Believe

Stop Ego-Tripping, Girl

God-EgoBreak up with boyfriend number three went something like this.

Him: I’ve been thinking and when I get back we should talk. I haven’t really been happy.

Me: (to myself- “Are you bleeping kidding me? You just left for Chicago today and are there for over a week. You want me to wait a week to talk about you being unhappy? You want me to wait a week to potentially heartbroken? You’re crazy!!!”)  Don’t bother.

Him: What? (His voice increased 8 octaves.)

Me: Don’t bother. There’s no need to talk when you get back.

As I talked to a few friends, males and females, no one gave me any slack for the way I handled things. The consensus: “You should have waited until he got back.” No one wanted to hear my side. However, to be honest, I could have handled it differently. I didn’t have to go straight into battle-0f-the-egos mode. I didn’t have to deliver an unexpected blow (the screech in his voice made me even prouder of my coolly delivered line) that would ensure I won the battle.

Typically, when we let our pride get the best of us it’s usually a result of an underlying feeling like fear, anxiety, or shame. I really liked this guy (although the way I ended things suggests otherwise) and the thought of having to wait to figure out if he still felt the same way about me, or liked me enough to figure out if I was a part of his unhappiness or a few unexpected things that had come up with work lately (I failed to mention that detail earlier) felt unbearable. I felt like I had failed and that I was bound to be rejected and dumped. There was just no way could I tell my friends, many of whom though he was a great catch, that he broke up with me. So, in order to curb my own fear of being broken up with and rejected, enduring the return of my own insecurity of not being pretty enough (as a child I prayed to be pretty, that’s how unpretty I felt) I ended it first.

No confetti fell from the sky. I didn’t get a trophy to adorn my mantle for initiating the break up.  It was a shallow victory for a battle that in retrospect didn’t exist.

That’s the thing about pride. It is the giver of shallow victories over battles that our own fears, anxieties, and insecurities disguise as real battles or issues. Pride robs us of real victories over opportunities seized, chances taken, issues addressed, life experienced.

So, how do you experience victories over real battles (i.e. applying for that job across country, applying for grad school, negotiating a salary increase, etc.)? You let go of your pride. You recognize pride as a mask for other feelings you should take the time to address.

What are some of the feelings that like to masquerade as pride?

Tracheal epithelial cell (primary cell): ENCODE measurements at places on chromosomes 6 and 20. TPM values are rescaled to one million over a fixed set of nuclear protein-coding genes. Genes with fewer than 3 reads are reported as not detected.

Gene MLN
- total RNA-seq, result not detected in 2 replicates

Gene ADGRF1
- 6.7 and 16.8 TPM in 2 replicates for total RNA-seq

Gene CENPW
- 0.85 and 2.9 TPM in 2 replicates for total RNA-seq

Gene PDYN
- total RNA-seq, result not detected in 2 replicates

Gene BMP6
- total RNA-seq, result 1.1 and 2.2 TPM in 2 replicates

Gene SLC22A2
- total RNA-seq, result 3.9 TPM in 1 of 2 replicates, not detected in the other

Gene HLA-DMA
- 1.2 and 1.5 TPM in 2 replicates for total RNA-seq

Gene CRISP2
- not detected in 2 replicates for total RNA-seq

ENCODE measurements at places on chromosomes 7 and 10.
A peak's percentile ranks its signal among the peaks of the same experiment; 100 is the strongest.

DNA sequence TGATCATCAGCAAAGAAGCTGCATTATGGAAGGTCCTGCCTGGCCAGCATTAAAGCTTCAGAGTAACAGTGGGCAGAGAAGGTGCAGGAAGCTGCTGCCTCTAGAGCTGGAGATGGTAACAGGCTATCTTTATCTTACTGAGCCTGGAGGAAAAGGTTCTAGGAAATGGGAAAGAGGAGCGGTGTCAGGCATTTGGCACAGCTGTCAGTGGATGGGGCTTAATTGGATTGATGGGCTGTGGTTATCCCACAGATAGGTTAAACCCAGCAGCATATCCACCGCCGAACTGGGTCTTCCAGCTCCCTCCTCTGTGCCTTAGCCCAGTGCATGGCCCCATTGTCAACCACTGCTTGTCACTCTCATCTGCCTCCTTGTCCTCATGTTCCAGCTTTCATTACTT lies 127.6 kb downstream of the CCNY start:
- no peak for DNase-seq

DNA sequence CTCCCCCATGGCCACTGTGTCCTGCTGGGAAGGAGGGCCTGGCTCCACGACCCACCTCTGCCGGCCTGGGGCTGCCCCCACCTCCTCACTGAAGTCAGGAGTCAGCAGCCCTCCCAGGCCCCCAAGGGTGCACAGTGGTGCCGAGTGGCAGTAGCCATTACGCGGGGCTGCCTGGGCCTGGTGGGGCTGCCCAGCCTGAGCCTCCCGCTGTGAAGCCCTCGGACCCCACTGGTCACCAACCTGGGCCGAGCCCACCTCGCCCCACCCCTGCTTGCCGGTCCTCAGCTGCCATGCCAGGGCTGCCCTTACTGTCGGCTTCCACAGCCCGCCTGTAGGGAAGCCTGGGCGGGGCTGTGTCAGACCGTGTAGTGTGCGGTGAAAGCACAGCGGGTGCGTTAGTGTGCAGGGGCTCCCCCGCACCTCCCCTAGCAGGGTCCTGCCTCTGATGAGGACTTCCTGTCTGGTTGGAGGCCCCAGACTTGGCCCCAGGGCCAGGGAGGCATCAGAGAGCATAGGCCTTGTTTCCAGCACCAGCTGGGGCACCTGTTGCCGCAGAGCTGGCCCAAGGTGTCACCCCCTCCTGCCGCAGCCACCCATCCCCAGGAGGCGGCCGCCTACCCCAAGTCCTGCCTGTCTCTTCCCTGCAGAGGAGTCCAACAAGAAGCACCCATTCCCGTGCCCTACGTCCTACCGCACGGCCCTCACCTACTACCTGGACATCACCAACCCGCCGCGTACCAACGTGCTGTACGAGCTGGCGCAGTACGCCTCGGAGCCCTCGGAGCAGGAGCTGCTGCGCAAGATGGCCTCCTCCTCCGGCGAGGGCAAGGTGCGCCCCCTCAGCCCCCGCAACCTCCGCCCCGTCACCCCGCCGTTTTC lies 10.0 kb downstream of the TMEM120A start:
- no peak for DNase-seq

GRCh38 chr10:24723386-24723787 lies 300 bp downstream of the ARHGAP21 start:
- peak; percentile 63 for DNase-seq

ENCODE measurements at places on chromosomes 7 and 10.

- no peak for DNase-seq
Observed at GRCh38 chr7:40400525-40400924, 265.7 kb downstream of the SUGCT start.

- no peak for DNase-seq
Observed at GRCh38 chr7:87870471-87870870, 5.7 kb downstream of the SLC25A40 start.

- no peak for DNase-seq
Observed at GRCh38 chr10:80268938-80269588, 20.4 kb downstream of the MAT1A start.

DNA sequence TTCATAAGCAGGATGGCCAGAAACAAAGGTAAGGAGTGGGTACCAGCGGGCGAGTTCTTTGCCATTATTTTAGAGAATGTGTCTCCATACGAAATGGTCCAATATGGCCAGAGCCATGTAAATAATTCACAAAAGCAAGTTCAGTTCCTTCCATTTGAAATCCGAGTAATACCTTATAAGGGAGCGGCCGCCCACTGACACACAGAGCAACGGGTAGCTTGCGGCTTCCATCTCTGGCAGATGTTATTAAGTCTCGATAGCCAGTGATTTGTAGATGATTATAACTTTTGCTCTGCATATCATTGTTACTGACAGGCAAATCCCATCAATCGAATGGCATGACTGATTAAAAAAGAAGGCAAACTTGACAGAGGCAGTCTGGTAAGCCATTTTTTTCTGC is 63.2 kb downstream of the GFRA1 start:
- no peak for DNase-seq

• Fear
  • Rejection
  • Abandonment
  • Anxiety
  • Low self esteem
  • Shame
  • Unworthiness
  • Victimization

What are some of the experiences that lead to those feelings?

  • An absent caregiver
  • Hostile or unhealthy  professional/personal   environments
  • Unhealthy relationships ( past or present, romantic or otherwise)
  • History of abuse/assault
  • Traumatic experiences
  • Unfinished business (i.e. relationships or experiences that did not end well but you never processed)

What does the mask of pride look like?

  • Overspending and living above ones means
  • Consistently minimizing the work and worth of others to esteem your own work and worth
  • Refusing to ask for or seek help
  • Having oodles of acquaintances to happy hour or salsa dance with but no real friends
  • Ignoring reason, good advice, or being told “No” from people you know have your personal/professional interest at heart
  • having to have the last word

How do you remove the mask?

  • Be honest with yourself about the root of the pride (i.e. Being made fun of as a kid for being overweight and fear of still being made fun of although you’re at a healthy adult weight).
  • Ask for help. Whether it’s a close friend or a professional, once you realize whatever the experience is that has left some of the aforementioned common feelings, ask for help in resolving those issues. Friends can be helpful as you start taking off the mask, however I recommend a professional for helping you adjust to all that pretty your pride was hiding.

I don’t know if reining in my pride, fear or insecurity would have salvaged our relationship. However I do l know it would have kept me hidden from the beauty of other relationships I have since been able to enjoy.

1 Comment

1 Comment

  1. LT

    January 24, 2013 at 5:30 am

    I absolutely love this! I never thought about how I handle things as Ego-Trippin’ but the books (and articles) I’m reading these days suggest otherwise…cuz like you, I feel VERY justified in how I handle situations.

    Read The Soulmate Experience…

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